The Blood from the Stones
A body is found in a car in an abandoned parking lot on federal land, necessitating the FBI and the Jeffersonian to investigate. Based on the state of desiccated tissue, Saroyan puts time of death at 5 to 7 days ago. Brennan notes that the body decomposed in two different ways, owing to microclimates in the car. (At the lab, Hodgins notes the presence of Necrobia rufipes from cool, dry climates and cheese skippers from hot, humid climates. The microclimates are never mentioned again.) Booth discovers a sawed-off shotgun in the trunk of the car. The victim was shot at least twice; bullets shattered the right fifth and sixth ribs, but the slugs were gouged out of the car upholstery so they couldn't be traced.
|"Did you notice, Mr. Jursic, that the pelvis on this|
skeleton is completely upside down? I didn't, but
then again, I'm only the best forensic anthropologist
in the world."
At the Jeffersonian, Saroyan introduces Andrew Jursic, a documentary film maker who is shooting a promotional video for the Jeffersonian. Saroyan instructs everyone to let him film anything he wants, because that's totally ok to do with ongoing forensic investigations. She starts dissecting the stomach tissue and finds a balloon full of diamonds inside, which Hodgins estimates as being worth $200,000. In order to get a facial reconstruction from the partially decomposed tissue, Saroyan attempts to rehydrate it with diluted maceration fluid and radiant heat. This magically makes the tissue remodel like a shrinky-dink in reverse.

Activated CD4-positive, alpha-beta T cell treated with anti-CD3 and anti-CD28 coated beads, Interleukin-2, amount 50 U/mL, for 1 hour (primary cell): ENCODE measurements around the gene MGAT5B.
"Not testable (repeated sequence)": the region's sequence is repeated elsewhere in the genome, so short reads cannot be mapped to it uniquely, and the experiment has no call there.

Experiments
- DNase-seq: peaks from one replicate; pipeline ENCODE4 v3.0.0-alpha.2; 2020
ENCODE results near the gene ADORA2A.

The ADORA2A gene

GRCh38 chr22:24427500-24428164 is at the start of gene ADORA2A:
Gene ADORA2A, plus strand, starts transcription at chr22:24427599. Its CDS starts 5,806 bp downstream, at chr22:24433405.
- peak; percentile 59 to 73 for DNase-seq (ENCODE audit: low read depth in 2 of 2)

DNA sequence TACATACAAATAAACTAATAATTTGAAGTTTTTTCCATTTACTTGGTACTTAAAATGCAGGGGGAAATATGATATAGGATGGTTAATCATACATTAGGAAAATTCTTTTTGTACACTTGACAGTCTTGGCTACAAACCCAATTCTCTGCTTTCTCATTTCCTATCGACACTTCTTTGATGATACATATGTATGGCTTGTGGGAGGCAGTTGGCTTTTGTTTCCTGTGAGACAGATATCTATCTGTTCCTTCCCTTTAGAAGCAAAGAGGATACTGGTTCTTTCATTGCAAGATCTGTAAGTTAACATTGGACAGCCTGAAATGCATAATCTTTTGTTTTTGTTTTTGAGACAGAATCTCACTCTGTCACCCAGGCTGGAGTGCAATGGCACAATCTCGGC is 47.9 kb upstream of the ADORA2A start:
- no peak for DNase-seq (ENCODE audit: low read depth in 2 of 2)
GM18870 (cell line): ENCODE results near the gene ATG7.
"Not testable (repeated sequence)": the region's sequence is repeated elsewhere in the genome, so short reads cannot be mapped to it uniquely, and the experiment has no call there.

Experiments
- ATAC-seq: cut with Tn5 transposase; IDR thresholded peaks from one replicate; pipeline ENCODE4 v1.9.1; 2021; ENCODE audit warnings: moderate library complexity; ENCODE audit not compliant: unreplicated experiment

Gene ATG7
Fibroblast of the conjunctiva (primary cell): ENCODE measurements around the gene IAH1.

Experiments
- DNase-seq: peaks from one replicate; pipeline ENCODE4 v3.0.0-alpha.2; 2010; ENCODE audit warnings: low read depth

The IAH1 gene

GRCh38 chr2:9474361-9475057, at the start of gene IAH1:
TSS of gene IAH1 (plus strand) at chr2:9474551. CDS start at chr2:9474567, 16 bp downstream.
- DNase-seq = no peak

Angela creates a facial reconstruction from the reconstructed face and gets a hit - Quentin Coles, a security guard for Oscar Schultz diamonds. When Booth investigates, he realizes that Coles was actually undercover cop Detective Ruben Martin, working under DC Metro cop Commander Joe Dinco. Martin was closing in on a two-person crew that was hitting up ATMs around town, and had already made out with $1.5 million. Dinco assumed that the ATM thieves were laundering the cash by buying diamonds.
Brennan and Edison, who is brought in by Jursic to make the forensic anthropology department seem more likeable, further examine the remains. Martin had extensive remodeled, antemortem fractures that occurred between two and five years ago. The injuries to the ribs and the ulna, however, are perimortem. Directionality of the bone splinters suggests that Martin was hit twice in his torso and one in his ulna; the latter is a glancing blow and was made with a small caliber bullet, whereas the former were made with a large-caliber bullet. Particulates from the glancing blow lead Booth and Brennan to the Benjamin Banneker Memorial Bridge, where peregrine falcons roost, whose feces were found in Martin's ulna wound. Brennan finds a severed foot. From the distal fibula and a histological analysis of the osteons, she thinks that the foot belonged to a Caucasian female in her early 20s. The level of decay places time of dismemberment at about 6 days ago. Foreign bodies in the foot suggest buckshot from Martin's shotgun. Booth, meanwhile, talks to Lauren Martin, Ruben's wife, and she insists that Dinco is at fault -- he always got raises, Martin never did.